Greg Rucka Interview

Greg Rucka is the writer of several novels featuring professional bodyguard Atticus Kodiak, the co-writer of Marvel’s Black Widow: Breakdown, the current writer of DC’s Detective Comics, and the creator/writer of Oni Press’Whiteout. His new series, Queen & Country, debuts this month from Oni. Worlds of Westfield Content Editor Roger Ash recently spoke with Greg about Queen & Country

Westfield: What can you tell us about Queen & Country?

Greg Rucka: It’s an ongoing spy series featuring a British secret agent who was first introduced in Whiteout. The series is kind of like James Bond injected with a healthy dose of realism. That’s it in a nutshell.

Westfield: Do you think this series compares to Whiteout, and will people need to be familiar with Tara Chace’s previous appearance?

Rucka: They’re very different and people won’t need to be familiar with her appearance there at all.

Westfield: What can you tell us about what’s coming up in the series?

Rucka: In the first issue, Tara commits an assassination by like page 7, and then has to spend the rest of the issue getting out of the country. The second, third and fourth issues all deal with the ramifications of what happened in issue 1. One of the things that I wanted to do was, instead of just having spies running around and shooting people, I wanted to show that if you shoot a person, there’s serious repercussions. Licensed to kill or not, there’s serious repercussions to the action. Queen & Country is not a dumb read. This is not, dare I say it, like picking up the latest issue of X-fill-in-the-blank, and you get 22 pages of fist fights and some hyperbolic character development. We’ve got a large cast of characters that are introduced in a very quick sense. Everything is there. We’re not going to cheat the reader, but you gotta pay attention or else you’re gonna be lost, and you’re gonna miss the boat, and then you’re gonna get cranky, and then you’re gonna yell at me, and you’re gonna say it’s my fault when, in point of fact, it isn’t. It was all there to begin with. [laughter] It’s true. We were thinking of actually publishing a little guide in the back of the first issue. We’ve been talking about what we’re going to do with the extra page or two there, and I wanted to write an intro anyway, a “this is why I’m doing this project” sort of thing, then we were going to get artist Steve Rolston to do head shots of like 20 people so you’d be able to know who’s who. But hopefully it will be clear.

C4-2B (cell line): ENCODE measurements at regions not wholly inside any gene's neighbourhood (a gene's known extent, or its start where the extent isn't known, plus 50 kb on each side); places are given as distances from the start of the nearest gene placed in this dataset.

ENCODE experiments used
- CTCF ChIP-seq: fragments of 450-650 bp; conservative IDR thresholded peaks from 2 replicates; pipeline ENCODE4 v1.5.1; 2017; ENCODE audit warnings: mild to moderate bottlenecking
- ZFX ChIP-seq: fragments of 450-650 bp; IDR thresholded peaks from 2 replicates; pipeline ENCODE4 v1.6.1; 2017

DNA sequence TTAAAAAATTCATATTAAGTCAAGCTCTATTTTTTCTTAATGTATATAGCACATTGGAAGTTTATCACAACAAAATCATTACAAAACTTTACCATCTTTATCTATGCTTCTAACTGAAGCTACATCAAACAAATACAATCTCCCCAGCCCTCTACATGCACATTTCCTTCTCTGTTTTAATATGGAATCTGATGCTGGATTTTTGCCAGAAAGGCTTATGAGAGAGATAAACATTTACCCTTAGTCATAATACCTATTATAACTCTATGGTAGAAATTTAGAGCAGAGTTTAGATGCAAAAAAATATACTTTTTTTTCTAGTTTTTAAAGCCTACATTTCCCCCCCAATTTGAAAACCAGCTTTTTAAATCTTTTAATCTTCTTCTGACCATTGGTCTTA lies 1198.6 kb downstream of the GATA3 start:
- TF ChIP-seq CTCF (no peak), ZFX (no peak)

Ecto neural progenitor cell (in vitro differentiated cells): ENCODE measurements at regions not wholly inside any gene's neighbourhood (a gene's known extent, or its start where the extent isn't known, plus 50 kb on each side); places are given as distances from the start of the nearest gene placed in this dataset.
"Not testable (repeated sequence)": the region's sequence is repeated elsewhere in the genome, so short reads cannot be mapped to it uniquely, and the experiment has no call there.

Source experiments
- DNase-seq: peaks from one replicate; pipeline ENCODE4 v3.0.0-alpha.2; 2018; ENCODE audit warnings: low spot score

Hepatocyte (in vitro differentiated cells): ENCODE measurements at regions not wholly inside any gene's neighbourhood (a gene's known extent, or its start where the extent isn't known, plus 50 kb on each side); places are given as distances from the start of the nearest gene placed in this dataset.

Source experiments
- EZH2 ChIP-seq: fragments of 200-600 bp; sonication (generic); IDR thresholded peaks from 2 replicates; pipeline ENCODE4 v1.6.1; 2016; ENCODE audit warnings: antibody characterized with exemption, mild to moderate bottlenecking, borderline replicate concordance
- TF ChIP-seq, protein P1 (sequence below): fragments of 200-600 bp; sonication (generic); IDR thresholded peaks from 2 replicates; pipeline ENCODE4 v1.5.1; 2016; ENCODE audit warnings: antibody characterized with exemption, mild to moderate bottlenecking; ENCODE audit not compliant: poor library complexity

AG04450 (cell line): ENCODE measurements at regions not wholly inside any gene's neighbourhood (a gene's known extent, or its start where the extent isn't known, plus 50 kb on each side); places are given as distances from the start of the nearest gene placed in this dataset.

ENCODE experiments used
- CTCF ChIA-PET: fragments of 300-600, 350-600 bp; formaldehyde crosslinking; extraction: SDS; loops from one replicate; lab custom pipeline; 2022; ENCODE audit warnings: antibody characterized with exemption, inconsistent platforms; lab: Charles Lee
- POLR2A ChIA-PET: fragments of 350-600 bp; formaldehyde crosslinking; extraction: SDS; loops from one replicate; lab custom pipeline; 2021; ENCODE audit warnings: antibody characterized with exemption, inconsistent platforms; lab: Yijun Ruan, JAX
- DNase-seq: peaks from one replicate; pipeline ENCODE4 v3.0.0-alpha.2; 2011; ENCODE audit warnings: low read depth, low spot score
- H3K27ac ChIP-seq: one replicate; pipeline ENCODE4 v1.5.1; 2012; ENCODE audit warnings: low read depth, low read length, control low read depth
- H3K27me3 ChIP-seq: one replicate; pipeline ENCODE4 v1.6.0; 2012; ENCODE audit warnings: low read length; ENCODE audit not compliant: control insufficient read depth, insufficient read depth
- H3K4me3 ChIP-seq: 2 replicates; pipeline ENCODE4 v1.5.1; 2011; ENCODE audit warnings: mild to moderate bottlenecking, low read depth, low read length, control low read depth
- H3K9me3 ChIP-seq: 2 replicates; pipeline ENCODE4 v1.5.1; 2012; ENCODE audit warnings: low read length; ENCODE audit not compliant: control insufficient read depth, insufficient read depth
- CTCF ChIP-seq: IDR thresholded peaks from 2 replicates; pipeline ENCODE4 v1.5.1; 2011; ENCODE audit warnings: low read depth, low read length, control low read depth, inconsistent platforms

Westfield: Do you have any storylines planned past the first one?

Rucka: Past the first four issues, I do, but they’re far more tentative. One of the things I want to do is draw the stories from what I’m reading in the papers so I’m trying to keep it fairly topical in that sense. For example, the first thing that happens in the second issue really happened. I took this event that looks ridiculous out of a newspaper. So consequently, I have ideas for things I want to do, but I’m not pushing it yet because I want to see what’s happening in the world. Things are changing very quickly and for this to have any sense of realism, it’s got to be pertinent at the time it comes out. Ireland and the UK are getting along right now. If, in 6 months they’re fighting again, that changes the issue. We’re trying to be somewhat on the ball.

Steve Rolston, the guy who’s drawing the first four issues, is a newcomer and he’s wonderfully talented. It’s a very different look from what Lieber did in Whiteout. They’re both very good at what they do. Steve Rolston’s is a very open, really hyper-iconic, almost cartoony, style that works surprisingly well given the realistic nature of what we’re doing. I think people are going to be really impressed with him.

Westfield: Do you have any artists lined up for upcoming story arcs?

Rucka: Steve Lieber has expressed interest in doing an arc. Rick Burchett has expressed interest. Darick Robertson. Matthew Clark. There are a fair amount actually. One of the things, from an artistic standpoint, that I wanted to do was be able to work with different artists so I could see what happens when I work with them.

Westfield: You mentioned that there are a lot of characters in the book. Who are some of the characters?

Rucka: You’ve got Tara, who’s our lead, who readers of Whiteout would know as Lily, but that’s not her real name because she was on assignment in Antarctica. Why would she give anybody her real name if she were working as a spy? That’s the reason why she’s not named Lily. You can’t believe how many people have said, “you’ve changed her name!” I didn’t change her name. She never gave her real name. Trust me. So there’s Tara. She’s part of a three-person unit in the British secret service of special operation officers. They’re the ones who run and jump and shoot and dive. All 998 other people in the ministry are the ones who sit there with the intelligence, and do the briefings and read and analyze, but it’s these three who run around and do the ridiculous stuff. There’s Tara, there’s the guy who’s her head of section, Tom Wallace, there’s another guy who’s the third person in the section, she’s the middle, the third person in the section is a guy named Edward Kittering. They are directly ordered, or tasked, by the Director of Operations, Paul Crocker.